Ideally, clean your humidifier twice a week (at least once a week), according to Rubino. Use distilled white vinegar instead of bleach. “(Vinegar is) a great disinfecting agent… that most people already have in their kitchen,” Rubino said. He recommends a one-to-one ratio of vinegar to water. Although bleach was once one of the most popular cleaning products, it is not as effective as vinegar. “(Bleach) actually makes the fungus disappear because the color becomes lighter,” he added. But that doesn’t mean it completely turns it off or removes it. Let the vinegar and water solution sit in the humidifier for about 20 minutes. Make sure to unplug the humidifier and only soak the parts that can be cleaned, according to the manual. “Never run vinegar through a machine at home… (this can) release vinegar into the air and cause unwanted exposure,” explains Rubino. This also has the potential to damage the humidifier parts. Use a microfiber towel instead of a terry cloth or paper towel to scrub and dry the humidifier. “Microfibre is actually a hundred times more effective at removing…very small particles like mold or bacteria,” he said. When wiping each part, use the clean side of the cloth. Make sure to use a clean, unused microfiber towel to dry. If you want to remove mold, throw away the towel after use. Although some humidifier tanks are marketed as dishwasher-friendly, Rubino says most dish detergents are anti-bacterial but not completely anti-microbial, meaning they won’t be as effective against mold. scrub with a solution of vinegar and water. Mold can survive extreme temperatures, so even the heat from a dishwasher isn’t enough to remove it. Use bottled “distilled” water to fill your humidifier because it contains lower mineral content and will prevent the release of minerals into the air, according to the EPA. (Using tap water can cause mineral deposits in the humidifier that can lead to the growth of microorganisms.) Some humidifiers are equipped with demineralization cartridges or filters that effectively remove minerals from tap water. If your humidifier has a filter, make sure you replace it as needed. (Check the manual to see how often they need to be replaced.) Whole-house humidifiers usually come with disposable filters that must be replaced annually, and portable humidifiers have filters that need to be replaced or washed if they become clogged and dirty. according to the American Cleanup Institute. If you don’t replace the filter, mold will likely grow in your humidifier. Dust and dirt can also be released into the air, causing illness or allergies. If the filter is clogged, the humidifier will not be able to release as much water vapor into the air. In addition to cleaning your humidifier several times a week, the EPA recommends emptying the water from the tank daily, drying the surface, and refilling with new water for the next use.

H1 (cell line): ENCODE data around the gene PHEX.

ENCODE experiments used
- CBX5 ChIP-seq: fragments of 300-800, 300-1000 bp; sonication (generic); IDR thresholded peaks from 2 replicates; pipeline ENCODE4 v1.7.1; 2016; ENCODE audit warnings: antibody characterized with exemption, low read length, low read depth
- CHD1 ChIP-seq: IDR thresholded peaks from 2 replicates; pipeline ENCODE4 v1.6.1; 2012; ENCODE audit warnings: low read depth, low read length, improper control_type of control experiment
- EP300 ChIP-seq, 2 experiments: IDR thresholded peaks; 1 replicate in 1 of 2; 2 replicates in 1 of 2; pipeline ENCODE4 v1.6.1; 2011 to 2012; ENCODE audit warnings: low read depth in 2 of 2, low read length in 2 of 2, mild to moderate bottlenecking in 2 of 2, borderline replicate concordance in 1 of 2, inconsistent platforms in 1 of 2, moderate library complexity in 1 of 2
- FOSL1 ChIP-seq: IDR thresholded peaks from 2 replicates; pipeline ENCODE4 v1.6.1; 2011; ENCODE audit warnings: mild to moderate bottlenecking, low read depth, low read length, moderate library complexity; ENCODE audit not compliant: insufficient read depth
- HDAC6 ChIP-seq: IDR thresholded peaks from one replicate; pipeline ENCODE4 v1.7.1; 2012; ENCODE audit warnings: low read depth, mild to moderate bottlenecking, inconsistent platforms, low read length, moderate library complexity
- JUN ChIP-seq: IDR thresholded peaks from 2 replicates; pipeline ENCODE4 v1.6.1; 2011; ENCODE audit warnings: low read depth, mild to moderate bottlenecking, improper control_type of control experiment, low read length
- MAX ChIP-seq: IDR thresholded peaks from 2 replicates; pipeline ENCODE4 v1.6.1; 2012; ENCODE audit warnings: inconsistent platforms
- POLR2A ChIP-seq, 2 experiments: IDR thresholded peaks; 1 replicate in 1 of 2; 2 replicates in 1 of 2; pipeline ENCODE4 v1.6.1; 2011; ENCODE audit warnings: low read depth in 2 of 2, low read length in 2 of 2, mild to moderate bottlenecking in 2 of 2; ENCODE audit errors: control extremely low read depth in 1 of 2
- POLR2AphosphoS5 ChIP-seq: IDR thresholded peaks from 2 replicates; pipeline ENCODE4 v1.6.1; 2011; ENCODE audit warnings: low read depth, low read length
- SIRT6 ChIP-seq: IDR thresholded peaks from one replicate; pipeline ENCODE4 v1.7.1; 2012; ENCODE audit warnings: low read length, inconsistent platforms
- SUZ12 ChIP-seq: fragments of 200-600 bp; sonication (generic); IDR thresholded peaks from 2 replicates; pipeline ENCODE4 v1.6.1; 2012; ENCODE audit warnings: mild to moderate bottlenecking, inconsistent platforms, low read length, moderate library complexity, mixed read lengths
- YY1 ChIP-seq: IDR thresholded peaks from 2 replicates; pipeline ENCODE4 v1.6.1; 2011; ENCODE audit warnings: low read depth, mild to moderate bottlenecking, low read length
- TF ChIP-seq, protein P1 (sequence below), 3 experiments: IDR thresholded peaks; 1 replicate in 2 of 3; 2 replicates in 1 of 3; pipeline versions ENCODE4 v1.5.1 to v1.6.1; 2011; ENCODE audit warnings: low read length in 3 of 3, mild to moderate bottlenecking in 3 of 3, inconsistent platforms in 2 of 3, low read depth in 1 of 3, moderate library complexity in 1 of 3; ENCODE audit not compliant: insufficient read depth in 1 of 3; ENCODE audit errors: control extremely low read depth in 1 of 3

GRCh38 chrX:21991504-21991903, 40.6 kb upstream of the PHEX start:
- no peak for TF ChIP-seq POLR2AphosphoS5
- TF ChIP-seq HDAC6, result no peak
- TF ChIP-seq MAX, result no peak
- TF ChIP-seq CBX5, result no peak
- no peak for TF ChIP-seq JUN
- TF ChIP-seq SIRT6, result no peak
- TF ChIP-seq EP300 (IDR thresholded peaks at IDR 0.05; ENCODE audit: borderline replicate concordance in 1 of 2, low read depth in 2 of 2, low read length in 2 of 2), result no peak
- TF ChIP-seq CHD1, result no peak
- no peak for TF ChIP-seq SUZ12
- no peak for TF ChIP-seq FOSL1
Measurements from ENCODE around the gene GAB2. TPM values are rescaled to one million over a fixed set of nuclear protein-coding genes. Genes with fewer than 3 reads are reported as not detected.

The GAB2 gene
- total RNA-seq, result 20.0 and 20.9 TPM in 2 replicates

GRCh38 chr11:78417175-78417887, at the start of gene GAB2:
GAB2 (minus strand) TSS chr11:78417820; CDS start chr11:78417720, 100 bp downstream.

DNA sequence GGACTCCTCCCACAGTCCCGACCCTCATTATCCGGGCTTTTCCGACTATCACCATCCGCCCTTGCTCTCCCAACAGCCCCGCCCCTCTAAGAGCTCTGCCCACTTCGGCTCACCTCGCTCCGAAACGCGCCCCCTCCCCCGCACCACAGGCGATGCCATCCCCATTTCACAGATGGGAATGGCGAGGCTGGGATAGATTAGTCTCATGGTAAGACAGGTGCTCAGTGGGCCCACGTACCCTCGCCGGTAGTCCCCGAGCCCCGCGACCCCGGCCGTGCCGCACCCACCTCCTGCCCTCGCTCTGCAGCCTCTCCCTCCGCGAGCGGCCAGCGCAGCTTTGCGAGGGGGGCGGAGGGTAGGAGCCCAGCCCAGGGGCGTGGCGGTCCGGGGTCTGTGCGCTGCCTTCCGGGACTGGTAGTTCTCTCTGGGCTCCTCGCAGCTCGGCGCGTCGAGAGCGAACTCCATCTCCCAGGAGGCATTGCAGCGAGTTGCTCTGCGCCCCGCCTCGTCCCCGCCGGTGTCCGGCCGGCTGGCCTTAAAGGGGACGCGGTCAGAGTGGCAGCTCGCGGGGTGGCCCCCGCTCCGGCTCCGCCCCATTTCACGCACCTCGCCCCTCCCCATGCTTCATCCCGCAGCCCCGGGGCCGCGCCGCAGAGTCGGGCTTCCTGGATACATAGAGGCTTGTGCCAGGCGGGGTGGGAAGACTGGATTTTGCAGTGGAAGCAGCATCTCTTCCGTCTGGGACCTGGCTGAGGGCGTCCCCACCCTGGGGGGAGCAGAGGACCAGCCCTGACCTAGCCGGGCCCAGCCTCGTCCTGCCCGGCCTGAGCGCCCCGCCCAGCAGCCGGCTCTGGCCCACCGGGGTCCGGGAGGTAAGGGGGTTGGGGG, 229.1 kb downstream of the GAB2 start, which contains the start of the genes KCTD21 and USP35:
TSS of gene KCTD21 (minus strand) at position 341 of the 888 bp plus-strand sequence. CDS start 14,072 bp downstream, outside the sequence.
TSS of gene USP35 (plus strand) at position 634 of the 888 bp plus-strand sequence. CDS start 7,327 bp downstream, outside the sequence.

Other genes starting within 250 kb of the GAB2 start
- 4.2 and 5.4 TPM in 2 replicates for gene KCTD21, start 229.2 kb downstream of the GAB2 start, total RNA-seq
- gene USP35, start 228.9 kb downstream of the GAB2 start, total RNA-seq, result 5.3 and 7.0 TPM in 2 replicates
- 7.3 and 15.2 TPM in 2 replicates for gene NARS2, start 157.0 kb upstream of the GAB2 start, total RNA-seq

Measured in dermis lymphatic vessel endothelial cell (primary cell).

Even if your humidifier doesn’t look dirty, that doesn’t mean mold or bacteria isn’t present: “Mold… is 25 to 50 times smaller than what the eye can see… Bacteria is even smaller than mold,” Rubino told Talk News. . If you can see mold in your humidifier, “that means it’s colonized and there are already hundreds of thousands or even millions of mold inside.”
So, what do fungi and bacteria look like when seen? Rubino said the colors can be different, such as green, pink, white, gray, blue, red, black, brown or a combination of these. The texture can be powdery, soft, smooth, or slimy. “Pink material” commonly appears in humidifiers if they are not cleaned properly. This can be a fungus (Aureobasidium pullulans) or a bacteria (Serratia Marcescens). “Microbial growth can also give rise to a musty, earthy, damp, cigar-like odor, so pay attention to this as well,” advises Rubino.
You don’t want to wait until you notice a problem to start cleaning your humidifier regularly.
“There are a lot of things that (fungi and bacteria) can actually do to us,” Rubino said. “That’s why it’s so important… to clean equipment like humidifiers that have accumulated water or moisture inside.”